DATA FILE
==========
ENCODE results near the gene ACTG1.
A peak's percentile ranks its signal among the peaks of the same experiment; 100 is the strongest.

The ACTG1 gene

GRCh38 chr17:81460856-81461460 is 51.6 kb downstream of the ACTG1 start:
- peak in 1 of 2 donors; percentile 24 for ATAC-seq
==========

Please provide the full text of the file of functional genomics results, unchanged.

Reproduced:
ENCODE results near the gene ACTG1.
A peak's percentile ranks its signal among the peaks of the same experiment; 100 is the strongest.

The ACTG1 gene

GRCh38 chr17:81460856-81461460 is 51.6 kb downstream of the ACTG1 start:
- peak in 1 of 2 donors; percentile 24 for ATAC-seq